Intriguingly, Reeves et al. report that grafts could be made between strikingly different pairs of cereals, such as between wheat and sorghum, that cannot generate a hybrid offspring plant through a conventional pollination approach. The authors explored a spectacular spectrum of edible and ornamen- tal monocots, examining the sorts of plant that can be found by raiding the shelves of garden centres and tropical greenhouses. From palm to pineapple, agave to lily, cardamom to yam, all yielded grafts through cutting and connect- ing young seedlings.

Reeves etal。単子葉植物の移植片を作ってから数日以内に、彼らは(切断面に塗布された)蛍光染料が移植片を横切って両方向に動くのを観察すると報告している。血管細胞が発達し、移植片は手で拾うのに十分な強さです。
興味深いことに、Reeves etal。小麦とソルガムの間など、従来の受粉アプローチでは雑種の子孫植物を生成できない、著しく異なる穀物のペアの間で移植を行うことができると報告しています。著者は、園芸用品センターや熱帯温室の棚を襲撃することによって見つけることができる植物の種類を調べて、食用および観賞用の単子葉植物の壮大なスペクトルを調査しました。手のひらからパイナップル、アガベからユリ、カルダモンからヤムイモまで、すべてが若い苗を切ってつなぐことで移植片を生み出しました。

Figure 1 | Grafting of crop plants. Plants called monocotyledons, or monocots, include cereals and many tropical crops. Grafting of monocots ? the production of a plant that has roots and shoots from different plants ? has a history of failure. Reeves et al.1 report a successful monocot grafting method. a, This approach in cereals uses germinating seeds. The embryonic shoot (called the plumule) is excised and replaced by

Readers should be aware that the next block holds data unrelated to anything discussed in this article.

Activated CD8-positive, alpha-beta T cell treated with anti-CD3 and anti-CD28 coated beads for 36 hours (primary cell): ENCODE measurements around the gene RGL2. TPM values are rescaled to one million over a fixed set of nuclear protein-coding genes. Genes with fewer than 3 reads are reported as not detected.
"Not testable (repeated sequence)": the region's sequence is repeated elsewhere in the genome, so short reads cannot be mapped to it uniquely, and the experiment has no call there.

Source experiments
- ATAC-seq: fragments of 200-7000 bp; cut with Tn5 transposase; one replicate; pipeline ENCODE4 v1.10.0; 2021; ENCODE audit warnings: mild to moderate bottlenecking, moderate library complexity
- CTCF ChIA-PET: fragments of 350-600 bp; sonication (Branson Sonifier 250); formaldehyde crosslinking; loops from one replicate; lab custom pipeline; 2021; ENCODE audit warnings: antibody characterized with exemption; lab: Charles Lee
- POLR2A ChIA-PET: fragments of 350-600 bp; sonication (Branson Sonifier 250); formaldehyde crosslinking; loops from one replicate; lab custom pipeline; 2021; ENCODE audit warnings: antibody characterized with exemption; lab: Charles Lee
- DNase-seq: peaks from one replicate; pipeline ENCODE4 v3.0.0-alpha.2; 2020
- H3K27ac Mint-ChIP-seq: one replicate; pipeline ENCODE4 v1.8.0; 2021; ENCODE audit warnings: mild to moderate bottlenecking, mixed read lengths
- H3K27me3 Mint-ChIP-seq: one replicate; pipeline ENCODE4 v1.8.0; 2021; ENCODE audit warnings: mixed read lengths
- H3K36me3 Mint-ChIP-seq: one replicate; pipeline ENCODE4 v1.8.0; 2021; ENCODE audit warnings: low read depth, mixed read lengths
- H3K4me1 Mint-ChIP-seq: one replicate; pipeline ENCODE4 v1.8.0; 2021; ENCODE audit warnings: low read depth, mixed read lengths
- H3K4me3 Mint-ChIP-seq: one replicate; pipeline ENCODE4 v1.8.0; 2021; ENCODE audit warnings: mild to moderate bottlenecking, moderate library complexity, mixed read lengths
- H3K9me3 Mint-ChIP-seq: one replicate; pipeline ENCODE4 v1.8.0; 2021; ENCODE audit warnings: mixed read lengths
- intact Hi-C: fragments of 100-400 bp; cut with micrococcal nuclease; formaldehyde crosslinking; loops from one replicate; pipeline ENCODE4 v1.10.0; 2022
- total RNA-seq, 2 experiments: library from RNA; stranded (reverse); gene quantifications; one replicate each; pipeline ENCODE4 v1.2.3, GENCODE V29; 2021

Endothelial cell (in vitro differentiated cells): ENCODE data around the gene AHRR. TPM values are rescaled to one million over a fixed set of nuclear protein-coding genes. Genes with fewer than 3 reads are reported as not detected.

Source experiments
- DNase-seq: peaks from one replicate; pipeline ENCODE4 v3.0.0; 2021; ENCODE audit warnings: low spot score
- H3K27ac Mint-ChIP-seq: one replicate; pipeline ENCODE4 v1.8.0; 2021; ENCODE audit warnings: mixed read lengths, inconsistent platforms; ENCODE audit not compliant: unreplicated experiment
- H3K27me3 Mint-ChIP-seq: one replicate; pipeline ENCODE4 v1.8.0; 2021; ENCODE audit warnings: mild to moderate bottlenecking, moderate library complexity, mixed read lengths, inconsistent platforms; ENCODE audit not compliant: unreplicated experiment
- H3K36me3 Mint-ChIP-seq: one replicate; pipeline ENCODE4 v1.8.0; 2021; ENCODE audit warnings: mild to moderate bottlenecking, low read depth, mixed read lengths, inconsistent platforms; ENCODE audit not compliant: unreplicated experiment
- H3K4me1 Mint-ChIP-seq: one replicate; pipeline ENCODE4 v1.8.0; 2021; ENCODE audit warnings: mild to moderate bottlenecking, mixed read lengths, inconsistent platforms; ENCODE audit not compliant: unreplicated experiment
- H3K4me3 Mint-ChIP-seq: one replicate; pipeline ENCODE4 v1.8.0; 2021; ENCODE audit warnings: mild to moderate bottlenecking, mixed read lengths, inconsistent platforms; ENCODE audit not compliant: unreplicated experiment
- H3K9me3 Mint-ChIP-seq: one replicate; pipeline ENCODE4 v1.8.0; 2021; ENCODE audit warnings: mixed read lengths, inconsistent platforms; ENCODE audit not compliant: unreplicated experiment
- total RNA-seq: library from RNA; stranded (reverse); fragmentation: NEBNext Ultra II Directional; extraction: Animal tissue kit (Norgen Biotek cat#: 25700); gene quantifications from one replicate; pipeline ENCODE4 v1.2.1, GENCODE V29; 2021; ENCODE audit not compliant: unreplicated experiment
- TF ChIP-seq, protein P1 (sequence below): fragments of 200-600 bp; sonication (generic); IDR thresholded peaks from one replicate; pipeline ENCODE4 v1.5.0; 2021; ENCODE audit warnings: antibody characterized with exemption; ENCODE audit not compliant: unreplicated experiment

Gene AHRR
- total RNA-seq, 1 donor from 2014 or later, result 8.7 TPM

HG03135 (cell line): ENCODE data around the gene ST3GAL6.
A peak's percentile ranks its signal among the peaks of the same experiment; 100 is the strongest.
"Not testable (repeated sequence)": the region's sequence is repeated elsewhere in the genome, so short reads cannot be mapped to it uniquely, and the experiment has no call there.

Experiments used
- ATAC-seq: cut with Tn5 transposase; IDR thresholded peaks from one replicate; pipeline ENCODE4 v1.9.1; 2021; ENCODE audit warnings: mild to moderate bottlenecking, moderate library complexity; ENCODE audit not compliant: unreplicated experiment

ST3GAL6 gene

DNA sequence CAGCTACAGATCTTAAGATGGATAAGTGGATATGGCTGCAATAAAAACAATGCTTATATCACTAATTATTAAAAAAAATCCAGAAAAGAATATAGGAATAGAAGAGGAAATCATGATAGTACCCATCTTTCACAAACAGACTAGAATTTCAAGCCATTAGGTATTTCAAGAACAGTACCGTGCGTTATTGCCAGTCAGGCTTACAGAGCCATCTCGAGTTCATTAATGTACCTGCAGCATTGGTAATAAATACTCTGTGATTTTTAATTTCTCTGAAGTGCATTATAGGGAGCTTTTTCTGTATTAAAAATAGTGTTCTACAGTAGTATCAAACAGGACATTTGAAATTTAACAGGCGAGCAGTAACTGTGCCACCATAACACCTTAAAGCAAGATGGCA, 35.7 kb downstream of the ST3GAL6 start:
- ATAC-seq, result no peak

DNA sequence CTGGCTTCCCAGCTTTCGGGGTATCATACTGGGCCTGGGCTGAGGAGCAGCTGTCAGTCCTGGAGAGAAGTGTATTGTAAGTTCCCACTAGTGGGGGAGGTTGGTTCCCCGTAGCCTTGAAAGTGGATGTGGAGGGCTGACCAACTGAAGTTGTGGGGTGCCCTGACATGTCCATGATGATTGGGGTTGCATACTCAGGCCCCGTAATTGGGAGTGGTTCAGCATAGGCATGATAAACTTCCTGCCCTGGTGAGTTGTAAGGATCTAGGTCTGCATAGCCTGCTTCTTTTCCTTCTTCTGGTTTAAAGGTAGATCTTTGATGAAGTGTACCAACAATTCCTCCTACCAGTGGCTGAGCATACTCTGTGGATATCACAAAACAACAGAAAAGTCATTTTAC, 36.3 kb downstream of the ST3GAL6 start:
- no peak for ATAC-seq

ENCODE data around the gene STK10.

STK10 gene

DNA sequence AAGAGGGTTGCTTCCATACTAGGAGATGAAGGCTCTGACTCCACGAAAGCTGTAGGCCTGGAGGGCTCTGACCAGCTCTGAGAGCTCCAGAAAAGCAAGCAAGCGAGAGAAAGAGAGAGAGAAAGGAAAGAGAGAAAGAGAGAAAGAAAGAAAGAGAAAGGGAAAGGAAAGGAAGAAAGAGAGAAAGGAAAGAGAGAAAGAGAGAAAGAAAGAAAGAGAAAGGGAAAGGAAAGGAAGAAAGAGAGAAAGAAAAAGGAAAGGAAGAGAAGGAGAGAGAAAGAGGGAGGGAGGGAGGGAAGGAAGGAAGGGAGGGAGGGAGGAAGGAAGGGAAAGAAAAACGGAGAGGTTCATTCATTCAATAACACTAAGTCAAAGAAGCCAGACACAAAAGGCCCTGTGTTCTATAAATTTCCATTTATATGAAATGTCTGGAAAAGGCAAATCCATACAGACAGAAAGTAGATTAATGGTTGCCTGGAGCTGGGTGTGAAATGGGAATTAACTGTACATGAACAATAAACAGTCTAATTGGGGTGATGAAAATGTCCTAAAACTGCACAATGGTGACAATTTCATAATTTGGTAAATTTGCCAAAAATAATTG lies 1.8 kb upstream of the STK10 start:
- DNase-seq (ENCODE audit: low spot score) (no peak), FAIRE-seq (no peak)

a plumule from a donor seed, ensuring that transplanted material makes close contact with the radicle
(the embryonic region that forms the root). b, Immature cells at the interface of the grafted tissue, called the graft union, reprogram to join up the two parts. Communication and the movement of materials (such as water and nutrients) between the shoot and the root was possible because the xylem and phloem tissues of the transport system connected. Grafting offers a way to engineer plants that have beneficial characteristics, such as those aiding their ability to cope with diseases and stresses exacerbated by climate change.

図1 |作物の接ぎ木。単子葉植物、または単子葉植物と呼ばれる植物には、穀物や多くの熱帯作物が含まれます。単子葉植物の接ぎ木(さまざまな植物からの根と芽を持つ植物の生産)には、失敗の歴史があります。 Reeves et al.1は、単子葉植物の接ぎ木法の成功を報告しています。 a、穀物のこのアプローチは発芽種子を使用します。胚芽(小球と呼ばれる)は切除され、
(ルートを形成する胚の領域)。 b、グラフトユニオンと呼ばれるグラフト組織の界面にある未熟な細胞は、2つの部分を結合するように再プログラムします。輸送システムの木部組織と師部組織が接続されているため、シュートと根の間のコミュニケーションと物質(水や栄養素など)の移動が可能でした。接ぎ木は、気候変動によって悪化する病気やストレスに対処する能力を支援する植物など、有益な特性を持つ植物を設計する方法を提供します。